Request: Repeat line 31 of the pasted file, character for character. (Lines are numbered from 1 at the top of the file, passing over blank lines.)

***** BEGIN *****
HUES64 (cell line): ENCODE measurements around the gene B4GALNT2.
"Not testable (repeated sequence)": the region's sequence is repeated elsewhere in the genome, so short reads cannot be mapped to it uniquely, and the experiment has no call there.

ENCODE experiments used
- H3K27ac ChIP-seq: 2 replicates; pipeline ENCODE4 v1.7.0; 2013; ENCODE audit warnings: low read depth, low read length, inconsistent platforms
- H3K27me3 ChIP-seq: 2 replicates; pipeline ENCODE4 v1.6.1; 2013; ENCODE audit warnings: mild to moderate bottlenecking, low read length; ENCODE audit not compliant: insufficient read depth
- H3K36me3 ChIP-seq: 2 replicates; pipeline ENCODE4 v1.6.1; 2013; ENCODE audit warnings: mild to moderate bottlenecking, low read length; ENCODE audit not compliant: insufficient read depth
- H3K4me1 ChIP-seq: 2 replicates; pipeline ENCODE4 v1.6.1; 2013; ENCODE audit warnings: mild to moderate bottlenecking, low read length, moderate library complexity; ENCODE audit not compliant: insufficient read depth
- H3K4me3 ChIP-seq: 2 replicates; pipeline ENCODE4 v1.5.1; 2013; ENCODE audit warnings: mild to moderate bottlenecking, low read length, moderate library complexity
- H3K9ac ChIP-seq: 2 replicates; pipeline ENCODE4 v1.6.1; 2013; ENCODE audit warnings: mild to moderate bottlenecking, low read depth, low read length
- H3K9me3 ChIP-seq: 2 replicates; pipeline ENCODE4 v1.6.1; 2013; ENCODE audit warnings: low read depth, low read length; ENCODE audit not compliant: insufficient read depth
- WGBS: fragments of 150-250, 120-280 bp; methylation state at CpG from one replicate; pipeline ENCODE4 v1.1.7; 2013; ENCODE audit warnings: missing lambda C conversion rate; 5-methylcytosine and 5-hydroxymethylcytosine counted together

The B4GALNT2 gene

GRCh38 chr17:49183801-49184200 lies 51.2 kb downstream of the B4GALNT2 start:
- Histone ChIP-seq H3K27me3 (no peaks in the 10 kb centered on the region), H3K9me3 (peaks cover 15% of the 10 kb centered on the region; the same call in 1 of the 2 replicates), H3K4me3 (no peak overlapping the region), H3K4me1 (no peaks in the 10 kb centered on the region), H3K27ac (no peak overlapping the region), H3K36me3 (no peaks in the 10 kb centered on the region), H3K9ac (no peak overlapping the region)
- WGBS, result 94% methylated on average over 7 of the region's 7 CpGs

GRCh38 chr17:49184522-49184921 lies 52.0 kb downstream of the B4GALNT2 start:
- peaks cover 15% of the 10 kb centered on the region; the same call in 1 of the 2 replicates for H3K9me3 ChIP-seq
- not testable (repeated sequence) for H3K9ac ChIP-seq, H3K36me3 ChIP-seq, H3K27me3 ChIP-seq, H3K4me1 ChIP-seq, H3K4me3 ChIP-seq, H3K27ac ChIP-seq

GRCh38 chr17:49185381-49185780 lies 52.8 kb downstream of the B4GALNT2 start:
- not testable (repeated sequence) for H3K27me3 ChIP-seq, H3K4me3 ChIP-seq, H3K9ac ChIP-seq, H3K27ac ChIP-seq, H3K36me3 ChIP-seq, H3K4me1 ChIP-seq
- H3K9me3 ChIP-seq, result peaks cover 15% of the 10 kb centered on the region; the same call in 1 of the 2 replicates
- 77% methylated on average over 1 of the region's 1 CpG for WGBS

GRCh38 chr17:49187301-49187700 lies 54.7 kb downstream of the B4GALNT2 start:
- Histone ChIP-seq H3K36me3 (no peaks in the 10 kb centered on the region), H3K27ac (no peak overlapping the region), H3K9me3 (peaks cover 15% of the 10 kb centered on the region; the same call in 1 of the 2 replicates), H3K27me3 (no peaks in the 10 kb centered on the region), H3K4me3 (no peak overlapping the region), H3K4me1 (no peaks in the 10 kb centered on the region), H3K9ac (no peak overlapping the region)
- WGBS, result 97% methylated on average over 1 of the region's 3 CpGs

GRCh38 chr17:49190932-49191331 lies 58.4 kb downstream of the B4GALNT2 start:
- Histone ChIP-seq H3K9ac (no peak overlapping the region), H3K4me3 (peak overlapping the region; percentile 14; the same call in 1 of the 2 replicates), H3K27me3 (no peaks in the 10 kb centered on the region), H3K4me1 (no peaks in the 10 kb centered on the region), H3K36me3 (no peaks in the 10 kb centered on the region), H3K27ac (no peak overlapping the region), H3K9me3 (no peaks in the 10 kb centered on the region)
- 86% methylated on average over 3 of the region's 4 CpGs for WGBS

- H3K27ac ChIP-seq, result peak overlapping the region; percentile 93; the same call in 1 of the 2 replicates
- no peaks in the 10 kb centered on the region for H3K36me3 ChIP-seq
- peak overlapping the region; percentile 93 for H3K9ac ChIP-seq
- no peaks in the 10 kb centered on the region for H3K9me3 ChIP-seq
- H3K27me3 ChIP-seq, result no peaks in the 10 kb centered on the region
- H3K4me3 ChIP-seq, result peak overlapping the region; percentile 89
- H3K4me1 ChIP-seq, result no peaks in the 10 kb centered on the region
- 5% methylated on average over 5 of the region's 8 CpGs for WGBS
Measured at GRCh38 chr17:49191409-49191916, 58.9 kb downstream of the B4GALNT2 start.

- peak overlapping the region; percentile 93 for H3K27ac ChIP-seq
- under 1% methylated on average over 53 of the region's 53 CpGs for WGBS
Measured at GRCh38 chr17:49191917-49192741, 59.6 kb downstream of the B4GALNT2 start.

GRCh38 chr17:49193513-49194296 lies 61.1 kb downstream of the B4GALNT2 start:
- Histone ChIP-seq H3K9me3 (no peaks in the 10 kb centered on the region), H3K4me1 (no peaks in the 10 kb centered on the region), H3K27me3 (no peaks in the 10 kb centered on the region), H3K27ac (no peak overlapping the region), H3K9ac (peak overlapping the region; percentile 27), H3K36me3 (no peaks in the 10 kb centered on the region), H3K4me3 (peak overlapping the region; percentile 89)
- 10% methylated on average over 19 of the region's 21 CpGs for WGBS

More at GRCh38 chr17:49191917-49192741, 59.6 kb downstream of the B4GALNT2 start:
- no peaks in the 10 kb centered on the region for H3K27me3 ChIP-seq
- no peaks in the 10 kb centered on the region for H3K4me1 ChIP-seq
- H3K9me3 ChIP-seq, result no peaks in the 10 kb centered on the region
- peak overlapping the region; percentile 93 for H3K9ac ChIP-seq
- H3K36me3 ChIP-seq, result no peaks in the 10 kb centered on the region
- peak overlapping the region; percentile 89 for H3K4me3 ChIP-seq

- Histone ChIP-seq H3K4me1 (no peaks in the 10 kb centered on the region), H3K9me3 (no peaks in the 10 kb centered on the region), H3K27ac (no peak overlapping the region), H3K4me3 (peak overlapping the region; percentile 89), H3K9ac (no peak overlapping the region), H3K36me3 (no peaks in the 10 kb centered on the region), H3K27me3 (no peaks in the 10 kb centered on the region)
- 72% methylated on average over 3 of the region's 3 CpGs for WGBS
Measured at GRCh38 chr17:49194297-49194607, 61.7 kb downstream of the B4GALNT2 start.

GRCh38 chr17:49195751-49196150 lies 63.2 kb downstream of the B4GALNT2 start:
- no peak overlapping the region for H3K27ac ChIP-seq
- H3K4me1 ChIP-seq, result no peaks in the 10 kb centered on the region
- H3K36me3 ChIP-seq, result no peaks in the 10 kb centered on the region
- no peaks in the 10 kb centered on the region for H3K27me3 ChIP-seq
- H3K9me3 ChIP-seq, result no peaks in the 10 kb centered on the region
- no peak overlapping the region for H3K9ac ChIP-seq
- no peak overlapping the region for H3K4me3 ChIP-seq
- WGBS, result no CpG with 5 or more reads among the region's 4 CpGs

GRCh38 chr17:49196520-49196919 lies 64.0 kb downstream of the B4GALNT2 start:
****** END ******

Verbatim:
- peak overlapping the region; percentile 93 for H3K9ac ChIP-seq